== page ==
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Claire Abitz is an artist and entrepreneur. She holds a Bachelor of Fine Arts degree in sculpture with an emphasis on casting and metalworking from the Savannah College of Art and Design. Claire’s early post-graduate years were spent traveling as a decorative artist for an interior design firm based in New York. In 2014, she established Standard Projects, a multidisciplinary maker studio, in Hortonville, WI. The building in which she chose to house the studio is the former Hortonville police station. The facility includes a variety of workspaces, a storefront, and a gallery, as well as a visiting artist program. Claire's more recent endeavors include building renovation, sign painting, and leather working.
Creating along a spectrum ranging from art to product, Claire's work is primarily informed by geometry, repetition, and material exploration. It often starts with finding multiples (sometimes hundreds) of the same item and researching the origin of their manufacturing. The history of how something was made and the individual residual components that remain are the core focus of her work. Through assembling these items in nontraditional ways, she aims to create new objects that honor an industrious past and question the current and future means of supplying goods to society.
Nicholas Langner is a visual and structural artist, as well as a community activist and inventor. He has spent time educating and learning at The Art Institute of Minneapolis, Columbia College in Chicago, and the Fox-Valley area in Wisconsin. There, his work was primarily based in photography.
Currently, his studies are focused on the ethereal dynamics of self-empowerment, self-sustainability, and community building through the gritty and rich ethic of DIY culture. He repurposes and refurbishes materials to create simple solutions and functional art. His future goals are to re-embrace his roots and start an organic farm; slowly building a self-sustainable community and makers' space in the country.
Shannon Slane is an installation artist. She has a Bachelor of Fine Arts degree in sculpture with a minor in Industrial Design from the Savannah College of Art and Design. Her work combines the themes of organic and industry, place and purpose. Her work is a narrative with a focus on form and material. Use of natural materials such as paper, leather, and wood, along with cutting edge production processes lends Shannon’s work a sense of history and modernity, and is intended to reflect culture's simultaneous fetishizing of the handmade and the technologically innovative. Fusing the organic with the industrious, she creates emotionally resonant environments that lead the viewer to at once be who they are in the world today, and connect to a traditional practice of making and storytelling.
Originally from Southern California, Shannon has been traveling the United States and abroad, including Australia, New Zealand and Europe, for the last 10 years. Her love of travel has recently progressed from being a factor that informs her work into the work itself. Shannon’s current project is the remodeling of a 1967 Airstream Ambassador to serve as her nomadic home and mobile art studio. Once finished, she intends to roam coast-to-coast collecting stories and perspectives from other travelers to inspire a new series of installations. This work will explore the connections and tensions between the ideas of home and travel.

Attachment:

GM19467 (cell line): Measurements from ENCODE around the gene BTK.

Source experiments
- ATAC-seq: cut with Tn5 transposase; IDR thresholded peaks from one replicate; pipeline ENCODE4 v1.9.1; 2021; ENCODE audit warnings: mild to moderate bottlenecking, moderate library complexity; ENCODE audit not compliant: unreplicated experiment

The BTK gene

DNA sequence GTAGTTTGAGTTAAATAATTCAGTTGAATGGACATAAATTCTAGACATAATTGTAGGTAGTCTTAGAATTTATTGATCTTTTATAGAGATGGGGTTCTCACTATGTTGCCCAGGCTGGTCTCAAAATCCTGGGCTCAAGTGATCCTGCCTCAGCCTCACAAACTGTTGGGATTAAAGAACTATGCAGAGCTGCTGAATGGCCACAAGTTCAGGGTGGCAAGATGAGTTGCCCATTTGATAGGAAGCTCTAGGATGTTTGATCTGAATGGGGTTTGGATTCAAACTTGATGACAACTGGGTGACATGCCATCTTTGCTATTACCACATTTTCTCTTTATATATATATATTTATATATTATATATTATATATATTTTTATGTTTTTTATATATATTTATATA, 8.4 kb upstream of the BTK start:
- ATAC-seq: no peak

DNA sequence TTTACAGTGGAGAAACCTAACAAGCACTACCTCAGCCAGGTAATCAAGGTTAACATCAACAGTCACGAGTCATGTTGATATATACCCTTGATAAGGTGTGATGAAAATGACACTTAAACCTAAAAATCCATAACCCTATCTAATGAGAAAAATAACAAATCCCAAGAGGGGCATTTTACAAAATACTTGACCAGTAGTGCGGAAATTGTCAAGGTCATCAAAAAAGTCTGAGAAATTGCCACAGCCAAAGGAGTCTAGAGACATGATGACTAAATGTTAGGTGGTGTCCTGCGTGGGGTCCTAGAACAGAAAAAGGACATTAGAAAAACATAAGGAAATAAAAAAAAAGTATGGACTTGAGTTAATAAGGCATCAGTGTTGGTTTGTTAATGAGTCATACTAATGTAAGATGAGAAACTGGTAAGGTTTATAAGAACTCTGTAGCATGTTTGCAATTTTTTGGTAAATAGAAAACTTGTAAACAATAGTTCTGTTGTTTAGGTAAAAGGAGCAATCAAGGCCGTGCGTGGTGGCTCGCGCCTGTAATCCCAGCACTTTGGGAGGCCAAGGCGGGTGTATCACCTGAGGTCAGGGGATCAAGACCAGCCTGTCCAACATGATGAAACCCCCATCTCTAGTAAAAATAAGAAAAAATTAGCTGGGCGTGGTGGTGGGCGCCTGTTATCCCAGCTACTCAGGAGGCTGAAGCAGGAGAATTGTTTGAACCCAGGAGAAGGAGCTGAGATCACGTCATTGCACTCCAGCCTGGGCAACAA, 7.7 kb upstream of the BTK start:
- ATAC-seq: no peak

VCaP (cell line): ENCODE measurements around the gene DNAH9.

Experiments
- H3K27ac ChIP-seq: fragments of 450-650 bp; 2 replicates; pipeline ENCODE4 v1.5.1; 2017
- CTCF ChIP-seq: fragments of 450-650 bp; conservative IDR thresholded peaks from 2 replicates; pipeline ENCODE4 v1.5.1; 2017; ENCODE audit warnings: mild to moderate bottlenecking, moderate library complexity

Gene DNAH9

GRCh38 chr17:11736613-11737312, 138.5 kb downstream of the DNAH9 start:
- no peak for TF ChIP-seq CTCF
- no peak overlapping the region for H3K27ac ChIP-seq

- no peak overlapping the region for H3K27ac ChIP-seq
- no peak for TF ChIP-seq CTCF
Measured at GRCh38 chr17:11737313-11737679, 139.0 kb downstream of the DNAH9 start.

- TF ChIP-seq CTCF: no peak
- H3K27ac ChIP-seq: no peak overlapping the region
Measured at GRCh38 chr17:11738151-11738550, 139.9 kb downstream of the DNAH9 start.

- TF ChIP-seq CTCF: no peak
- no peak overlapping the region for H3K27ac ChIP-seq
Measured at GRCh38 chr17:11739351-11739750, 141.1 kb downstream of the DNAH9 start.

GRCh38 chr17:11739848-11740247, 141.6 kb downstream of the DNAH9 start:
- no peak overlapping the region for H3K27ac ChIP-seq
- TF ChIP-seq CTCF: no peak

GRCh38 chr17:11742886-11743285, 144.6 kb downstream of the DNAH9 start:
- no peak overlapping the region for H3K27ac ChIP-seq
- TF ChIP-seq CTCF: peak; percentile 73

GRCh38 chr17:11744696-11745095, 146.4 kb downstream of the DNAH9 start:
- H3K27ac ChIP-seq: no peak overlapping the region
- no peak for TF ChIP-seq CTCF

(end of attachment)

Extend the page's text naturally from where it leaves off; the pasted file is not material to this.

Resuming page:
Robert Fraher is an associate professor at the University of Wisconsin–Stout. He has a Master of Fine Art degree in graphic design with an emphasis on interactivity from the University of Minnesota. His research considers how interactive design and digital media can facilitate individual expression and community involvement. He has exhibited, published, and presented research in the fields of graphic design, art, instructional design, interaction design, and creativity.
As an artist and designer, Robert is interested in creating compelling experiences for people through interactive computer-mediated communication. His work explores the context of the computer interface as an environment for emotional and cognitive engagement. The purpose of this exploration is to help people experience the exhilaration that can result from creative participation.
The Timeless Way of Building is the first in a series of books which describe an entirely new attitude to architecture and planning. The books are intended to provide a complete working alternative to our present ideas about architecture, building, and planning—an alternative which will, we hope, gradually replace current ideas and practices.
Standard Projects is a multidisciplinary maker studio in Hortonville, Wisconsin. The goal of Standard Projects is to share an open and productive environment for making fine art and handmade goods—encouraging material exploration and collaboration across trades.
The studio is located in the former Hortonville Police Station, built in 1952. It consists of a wood shop, a metal shop, an outdoor workspace, and a sun-filled sewing and weaving studio with a range of industrial machines and looms that can handle anything from silk to leather.
The studio is available to other artists and makers via an online application process.
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